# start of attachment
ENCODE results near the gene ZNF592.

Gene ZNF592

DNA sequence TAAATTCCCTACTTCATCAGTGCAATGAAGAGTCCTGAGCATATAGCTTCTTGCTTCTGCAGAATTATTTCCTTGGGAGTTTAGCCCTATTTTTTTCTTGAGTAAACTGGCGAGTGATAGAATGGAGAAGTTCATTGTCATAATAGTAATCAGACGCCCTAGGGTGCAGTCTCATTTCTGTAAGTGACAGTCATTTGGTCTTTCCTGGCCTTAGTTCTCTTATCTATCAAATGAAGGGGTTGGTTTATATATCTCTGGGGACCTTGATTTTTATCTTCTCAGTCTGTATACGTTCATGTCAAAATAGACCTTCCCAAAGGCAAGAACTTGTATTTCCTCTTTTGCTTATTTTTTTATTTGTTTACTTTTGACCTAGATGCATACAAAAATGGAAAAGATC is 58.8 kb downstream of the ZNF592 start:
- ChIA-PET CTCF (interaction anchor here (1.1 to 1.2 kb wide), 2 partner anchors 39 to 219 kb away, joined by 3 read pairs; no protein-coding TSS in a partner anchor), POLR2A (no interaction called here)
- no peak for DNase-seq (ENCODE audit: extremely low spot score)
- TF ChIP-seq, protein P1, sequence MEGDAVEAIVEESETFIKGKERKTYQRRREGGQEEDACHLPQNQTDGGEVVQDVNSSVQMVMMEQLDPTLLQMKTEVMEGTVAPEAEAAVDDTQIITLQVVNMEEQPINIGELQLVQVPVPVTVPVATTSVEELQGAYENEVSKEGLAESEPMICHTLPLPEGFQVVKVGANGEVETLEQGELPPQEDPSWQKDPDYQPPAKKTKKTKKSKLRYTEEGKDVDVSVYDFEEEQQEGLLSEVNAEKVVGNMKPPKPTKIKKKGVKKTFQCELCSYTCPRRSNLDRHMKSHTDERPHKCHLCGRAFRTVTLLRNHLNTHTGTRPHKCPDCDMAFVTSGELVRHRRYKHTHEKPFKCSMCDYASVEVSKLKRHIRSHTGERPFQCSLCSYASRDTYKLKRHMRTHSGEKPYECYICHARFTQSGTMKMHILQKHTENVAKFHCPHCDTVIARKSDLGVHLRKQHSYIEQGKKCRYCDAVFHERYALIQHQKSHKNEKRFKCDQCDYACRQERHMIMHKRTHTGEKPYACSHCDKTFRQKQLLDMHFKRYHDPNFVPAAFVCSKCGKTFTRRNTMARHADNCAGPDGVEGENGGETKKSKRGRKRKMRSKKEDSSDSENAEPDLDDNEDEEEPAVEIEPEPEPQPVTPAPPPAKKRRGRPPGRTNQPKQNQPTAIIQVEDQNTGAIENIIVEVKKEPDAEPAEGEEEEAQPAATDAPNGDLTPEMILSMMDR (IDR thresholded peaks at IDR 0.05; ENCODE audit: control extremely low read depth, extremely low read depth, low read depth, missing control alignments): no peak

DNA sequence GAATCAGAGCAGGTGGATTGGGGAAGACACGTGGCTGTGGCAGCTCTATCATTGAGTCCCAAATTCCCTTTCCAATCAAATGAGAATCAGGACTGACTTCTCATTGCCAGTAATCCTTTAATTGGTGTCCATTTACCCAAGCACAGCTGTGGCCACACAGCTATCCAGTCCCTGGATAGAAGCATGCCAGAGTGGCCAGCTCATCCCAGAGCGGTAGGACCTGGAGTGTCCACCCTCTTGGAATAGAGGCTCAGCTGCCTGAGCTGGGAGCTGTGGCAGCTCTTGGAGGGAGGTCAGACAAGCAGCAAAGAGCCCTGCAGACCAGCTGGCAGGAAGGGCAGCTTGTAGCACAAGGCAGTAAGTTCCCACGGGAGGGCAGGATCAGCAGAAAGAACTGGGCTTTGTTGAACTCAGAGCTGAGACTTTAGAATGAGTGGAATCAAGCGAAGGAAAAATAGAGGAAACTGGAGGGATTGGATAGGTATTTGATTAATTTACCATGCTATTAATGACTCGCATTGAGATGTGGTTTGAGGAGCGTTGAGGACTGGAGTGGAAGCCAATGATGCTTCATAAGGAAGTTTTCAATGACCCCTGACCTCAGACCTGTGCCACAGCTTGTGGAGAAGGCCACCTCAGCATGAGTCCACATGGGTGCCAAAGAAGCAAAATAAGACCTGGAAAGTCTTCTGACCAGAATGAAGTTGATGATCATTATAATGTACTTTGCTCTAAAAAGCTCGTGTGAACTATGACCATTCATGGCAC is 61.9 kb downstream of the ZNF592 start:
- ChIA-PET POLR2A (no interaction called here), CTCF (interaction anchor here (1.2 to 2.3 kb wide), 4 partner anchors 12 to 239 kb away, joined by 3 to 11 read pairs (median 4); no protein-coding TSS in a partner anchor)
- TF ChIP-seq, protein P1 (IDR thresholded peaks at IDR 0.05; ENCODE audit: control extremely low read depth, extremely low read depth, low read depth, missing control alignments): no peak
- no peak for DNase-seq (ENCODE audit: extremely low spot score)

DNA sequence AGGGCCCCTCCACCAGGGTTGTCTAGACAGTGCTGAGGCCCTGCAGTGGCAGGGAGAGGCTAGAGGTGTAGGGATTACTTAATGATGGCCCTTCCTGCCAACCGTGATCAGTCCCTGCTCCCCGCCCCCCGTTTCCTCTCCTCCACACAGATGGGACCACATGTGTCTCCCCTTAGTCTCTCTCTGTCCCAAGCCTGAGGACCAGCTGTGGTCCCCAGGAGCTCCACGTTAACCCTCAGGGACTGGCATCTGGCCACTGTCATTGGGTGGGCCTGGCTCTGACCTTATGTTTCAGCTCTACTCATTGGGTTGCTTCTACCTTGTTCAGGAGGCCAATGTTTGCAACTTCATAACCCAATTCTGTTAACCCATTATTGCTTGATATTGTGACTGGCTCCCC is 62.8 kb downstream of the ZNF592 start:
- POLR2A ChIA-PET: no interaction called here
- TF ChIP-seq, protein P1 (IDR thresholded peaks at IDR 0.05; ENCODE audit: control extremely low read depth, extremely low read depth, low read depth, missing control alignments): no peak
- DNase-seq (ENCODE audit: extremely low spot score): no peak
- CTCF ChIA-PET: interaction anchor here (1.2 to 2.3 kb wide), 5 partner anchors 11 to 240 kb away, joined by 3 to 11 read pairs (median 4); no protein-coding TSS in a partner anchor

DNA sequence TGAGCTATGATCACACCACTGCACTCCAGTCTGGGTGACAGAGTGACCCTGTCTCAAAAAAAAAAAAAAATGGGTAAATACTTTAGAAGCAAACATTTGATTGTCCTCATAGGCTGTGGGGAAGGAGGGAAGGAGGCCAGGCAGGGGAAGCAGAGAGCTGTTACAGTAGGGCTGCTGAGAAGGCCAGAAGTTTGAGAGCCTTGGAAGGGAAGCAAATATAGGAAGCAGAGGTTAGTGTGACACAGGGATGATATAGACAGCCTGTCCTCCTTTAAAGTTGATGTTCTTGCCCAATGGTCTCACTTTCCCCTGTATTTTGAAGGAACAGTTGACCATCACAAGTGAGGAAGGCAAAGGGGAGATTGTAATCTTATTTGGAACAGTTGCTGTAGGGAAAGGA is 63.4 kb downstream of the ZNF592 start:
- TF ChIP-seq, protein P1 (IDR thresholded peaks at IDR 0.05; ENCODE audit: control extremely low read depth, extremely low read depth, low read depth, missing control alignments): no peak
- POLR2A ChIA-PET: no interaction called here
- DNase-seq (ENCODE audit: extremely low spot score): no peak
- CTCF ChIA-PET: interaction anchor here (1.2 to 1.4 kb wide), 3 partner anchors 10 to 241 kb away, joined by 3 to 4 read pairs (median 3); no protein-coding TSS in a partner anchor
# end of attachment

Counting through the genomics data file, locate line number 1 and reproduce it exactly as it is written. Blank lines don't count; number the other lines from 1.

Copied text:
ENCODE results near the gene ZNF592.